WE RETURN to a theme that has begun to haunt, even obsess us: the effect of the federal budget cuts on those called "the working poor." Let's start by trying to give some meaning to that mind-deadener of a designation, "working poor," which has its shorthand uses when you are talking about the economy, but which altogether omits the reality of the people it is meant to describe. That reality is poignant; and the way a government sees fit to approach it raises true moral issues, not just political or economic ones.

Here are people trying, by means of often hard and disagreeable jobs, to work their way out of dependency, which means off of welfare. They are doing this for a wage that is likely to represent only a very small amount more, if not in fact less, than they could get by merely staying home and taking a welfare check. There must be great motivation, determination, optimism and an instinct and appetite for dignity here. Why else would you go to the trouble, when you could be almost as well off by not working at all?

In recognition of this circumstance, government has contrived certain methods of encouraging and even partially subsidizing such work-effort. The point was to help people along with a gradually diminishing benefit, so that by taking a job they would not be 1)trading in a life of no work for one of work at no appreciable gain or 2)actually penalized for having taken work by the loss of health care and other assistance that goes automatically to welfare recipients. Avoiding the first of these conditions involves not deducting from a welfare payment one dollar in benefits for every dollar earned, but rather deducting somewhat less--say 67 cents--on a scale that comes up to one dollar very quickly, but which also makes taking a job pay. The second involves not automatically terminating health assistance, food stamps and the rest for those who do choose to work.

President Reagan, in his press conference yesterday, repeated his position that the thing should work pretty much the other way around--that welfare money should not go to those with other income. And the Congress has sustained him in this, making the legislative changes necessary to put the policy into effect. It is incredible to us that in the name of helping only the truly needy and getting the undeserving off the welfare rolls, the national government should have created rules that are bound to have precisely the opposite effect.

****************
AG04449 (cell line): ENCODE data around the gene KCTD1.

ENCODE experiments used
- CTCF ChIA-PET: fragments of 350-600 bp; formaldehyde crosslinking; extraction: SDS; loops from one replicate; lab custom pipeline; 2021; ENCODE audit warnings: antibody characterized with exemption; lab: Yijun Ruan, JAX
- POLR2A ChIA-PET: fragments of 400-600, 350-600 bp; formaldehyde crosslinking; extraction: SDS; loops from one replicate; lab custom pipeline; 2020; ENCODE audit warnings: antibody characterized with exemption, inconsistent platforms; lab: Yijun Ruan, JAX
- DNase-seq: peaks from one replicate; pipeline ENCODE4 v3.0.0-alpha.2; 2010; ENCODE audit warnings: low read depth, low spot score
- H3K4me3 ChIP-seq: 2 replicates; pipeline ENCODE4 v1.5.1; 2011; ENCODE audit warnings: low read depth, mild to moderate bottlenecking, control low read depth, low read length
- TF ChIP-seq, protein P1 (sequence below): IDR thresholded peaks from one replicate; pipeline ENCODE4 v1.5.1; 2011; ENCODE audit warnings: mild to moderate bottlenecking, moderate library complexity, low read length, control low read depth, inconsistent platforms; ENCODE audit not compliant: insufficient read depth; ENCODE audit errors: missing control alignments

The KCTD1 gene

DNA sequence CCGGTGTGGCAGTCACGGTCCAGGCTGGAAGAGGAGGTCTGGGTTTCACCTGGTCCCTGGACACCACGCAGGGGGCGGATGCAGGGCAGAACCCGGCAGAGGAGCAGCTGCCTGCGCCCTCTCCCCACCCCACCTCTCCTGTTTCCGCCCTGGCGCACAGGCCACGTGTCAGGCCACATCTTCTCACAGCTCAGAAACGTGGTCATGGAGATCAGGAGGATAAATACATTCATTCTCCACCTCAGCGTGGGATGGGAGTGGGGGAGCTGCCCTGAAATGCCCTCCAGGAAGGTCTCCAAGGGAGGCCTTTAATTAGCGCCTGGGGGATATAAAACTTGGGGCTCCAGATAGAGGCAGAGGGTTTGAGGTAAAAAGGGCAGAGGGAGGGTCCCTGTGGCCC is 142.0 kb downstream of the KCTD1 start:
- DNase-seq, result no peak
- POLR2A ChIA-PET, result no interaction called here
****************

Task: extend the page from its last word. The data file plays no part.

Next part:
Did you read, in Thursday's paper, the accounts of the impact of all this on the working poor? We'll refresh your memory on one example. There is the predicament of the 36-year-old Sioux City woman earning $722 a month, whose son, in an after-school job, earns $120 a month. Until now, she and her five children got an additional $481 in welfare help and were eligible for Medicaid. Not exactly a Getty-sized monthly income, but here's what's happening to it now: under the new dispensation unless she and her son quit their jobs, they will no longer get the welfare aid or the Medicaid help. However, if they do quit their jobs, they will get on welfare $516 a month (about their take-home pay now) plus Medicaid benefits and $250 a month worth of food stamps. What would you do if you were the woman in that case?

Across the board it is the people in this niche of the society--those struggling to make it in a really cold and difficult world--who are most devastatingly hit by the new rules. In a day and age when everything often seems to be so murky and it is possible to see merit on so many sides of a dispute, we think this one is blessedly unambiguous. The administration's whole philosophy, the Congress' whole reputation are rendered suspect and scandalous by what they have done. Never mind that it now seems too late to undo the damage--until that damage has been undone, it will be impossible to take the rest of the enterprise seriously.